I was born in 1971.
My Mum and Dad were both 20. My Dad was a meat slicer at the local abattoirs and my Mum worked at The Wales Bank as a Bank Officer, Manager’s Typist and Personal Assistant. In those days there was no maternity leave. My Mum took a total of 12 weeks off – 6 weeks off before I was born due to a pregnancy-related illness and 6 weeks after. This was taken as annual leave and leave without pay. In the early 1970’s I would say my Mum was somewhat of a trailblazer returning to work within such a short period of time.
Mum continued to work full-time for the next 4 years until my brother Anthony was born and I was fortunate to be looked after by my maternal grandparents.
Mum was a great nurturer and after my brother and I, came 2 more brothers and 3 more sisters.
In 1985 Mum decided it was time to return to the workforce and my paternal grandparents gladly put their hand up to look after my youngest brother Ryan.
By this time I was in High School and I guess I was very impressionable.
Here are my memories.
- Our house ran like clockwork – Mum was and still is one of the most organised people I know.
- Mum only knew one speed, not a thing was ever out of place, housework was always up to date and this too has not changed.
- She ran the household budget like she was running a business. She had an impeccable filing system and still to this day can recall her tax file number and all of her bank account numbers!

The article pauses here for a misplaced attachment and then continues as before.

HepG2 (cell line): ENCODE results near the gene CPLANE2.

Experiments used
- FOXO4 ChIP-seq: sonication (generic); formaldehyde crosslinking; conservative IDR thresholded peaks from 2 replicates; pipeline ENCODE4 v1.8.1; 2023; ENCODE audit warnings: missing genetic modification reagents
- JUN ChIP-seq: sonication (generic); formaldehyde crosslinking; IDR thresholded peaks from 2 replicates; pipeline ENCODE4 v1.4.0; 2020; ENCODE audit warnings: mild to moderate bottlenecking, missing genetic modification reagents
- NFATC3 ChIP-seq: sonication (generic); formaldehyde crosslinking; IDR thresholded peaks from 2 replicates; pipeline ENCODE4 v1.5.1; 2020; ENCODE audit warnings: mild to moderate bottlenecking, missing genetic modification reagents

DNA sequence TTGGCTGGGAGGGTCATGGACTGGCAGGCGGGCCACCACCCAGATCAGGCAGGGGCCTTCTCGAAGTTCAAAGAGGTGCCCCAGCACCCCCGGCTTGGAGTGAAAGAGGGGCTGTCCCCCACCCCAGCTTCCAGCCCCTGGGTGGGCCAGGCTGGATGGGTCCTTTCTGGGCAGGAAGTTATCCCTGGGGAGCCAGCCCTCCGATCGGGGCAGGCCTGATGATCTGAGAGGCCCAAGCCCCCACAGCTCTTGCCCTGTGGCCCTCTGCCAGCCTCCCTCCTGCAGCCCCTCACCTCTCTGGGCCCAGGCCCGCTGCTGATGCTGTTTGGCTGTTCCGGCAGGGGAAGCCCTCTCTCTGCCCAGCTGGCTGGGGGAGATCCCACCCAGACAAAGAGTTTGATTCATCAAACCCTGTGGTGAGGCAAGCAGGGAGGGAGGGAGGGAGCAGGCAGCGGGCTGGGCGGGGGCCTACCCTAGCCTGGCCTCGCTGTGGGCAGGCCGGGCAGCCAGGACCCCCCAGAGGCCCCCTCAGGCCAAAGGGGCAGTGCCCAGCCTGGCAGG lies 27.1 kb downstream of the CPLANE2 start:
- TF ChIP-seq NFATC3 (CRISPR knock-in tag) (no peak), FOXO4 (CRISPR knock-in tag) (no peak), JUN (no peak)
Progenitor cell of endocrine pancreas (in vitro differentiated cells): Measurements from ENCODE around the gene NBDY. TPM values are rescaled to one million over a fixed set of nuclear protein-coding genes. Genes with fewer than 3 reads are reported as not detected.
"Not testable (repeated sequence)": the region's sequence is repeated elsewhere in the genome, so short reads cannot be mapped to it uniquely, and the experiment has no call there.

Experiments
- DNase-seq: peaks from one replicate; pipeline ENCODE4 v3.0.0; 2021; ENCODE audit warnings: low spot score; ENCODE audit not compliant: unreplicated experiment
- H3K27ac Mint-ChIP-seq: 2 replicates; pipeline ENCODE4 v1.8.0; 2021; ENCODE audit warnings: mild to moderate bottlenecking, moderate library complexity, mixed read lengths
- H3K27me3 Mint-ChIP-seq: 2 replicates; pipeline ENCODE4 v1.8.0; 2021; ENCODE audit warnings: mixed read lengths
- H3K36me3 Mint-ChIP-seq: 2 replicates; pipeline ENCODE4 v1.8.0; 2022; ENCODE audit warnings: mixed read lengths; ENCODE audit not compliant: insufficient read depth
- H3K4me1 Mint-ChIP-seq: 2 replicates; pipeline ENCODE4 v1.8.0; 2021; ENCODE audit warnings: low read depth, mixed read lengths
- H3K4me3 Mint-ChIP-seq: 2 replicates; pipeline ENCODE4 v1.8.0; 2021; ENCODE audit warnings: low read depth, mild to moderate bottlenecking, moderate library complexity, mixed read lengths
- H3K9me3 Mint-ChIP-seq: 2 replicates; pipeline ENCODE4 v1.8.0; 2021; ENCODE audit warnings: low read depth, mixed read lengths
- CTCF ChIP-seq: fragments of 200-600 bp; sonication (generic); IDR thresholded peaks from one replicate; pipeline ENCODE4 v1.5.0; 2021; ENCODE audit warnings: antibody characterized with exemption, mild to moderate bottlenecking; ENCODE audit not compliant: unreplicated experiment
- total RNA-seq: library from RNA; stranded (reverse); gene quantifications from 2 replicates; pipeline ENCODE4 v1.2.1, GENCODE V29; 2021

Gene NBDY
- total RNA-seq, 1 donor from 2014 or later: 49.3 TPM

- She was selfless and did all of these things in her stride
- One of Mum’s favourite sayings was “it’s about quality, not quantity!” – whether that be meant my one Darrell Lea Nougat egg compared to my siblings Red Tulip trains or crates of eggs or whether that was the one pair of Freidelle swimmers that I would get every season and were my only pair of swimmers
- I was proud of my Mum both at home and in her career.
Fast forward 28 years to 1999, I found myself in exactly the same position as my Mum. I was about to start a family and my employer (a mid-tier accounting firm) had no formal maternity leave policy. I was assured something could be worked out, but I wasn’t too keen to be the firm’s guinea pig, I bit the bullet, backed myself and started my accounting practice from scratch, from home. I gradually grew my client base and family at the same time. I was in control! I had my first son Callum within 9 months of starting the business and Dempsey 14 months after. Mum stepped in and looked after the boys during the day and my husband and I were a team – he helped me in the business, was there to get the boys of an afternoon from Mum’s, pre-school or school. We shared household tasks. What we did back then was also trailblazing to an extent as this was well before “house husbands” became an “in thing” and widely accepted. This worked for us, it still does and we wouldn’t change a thing!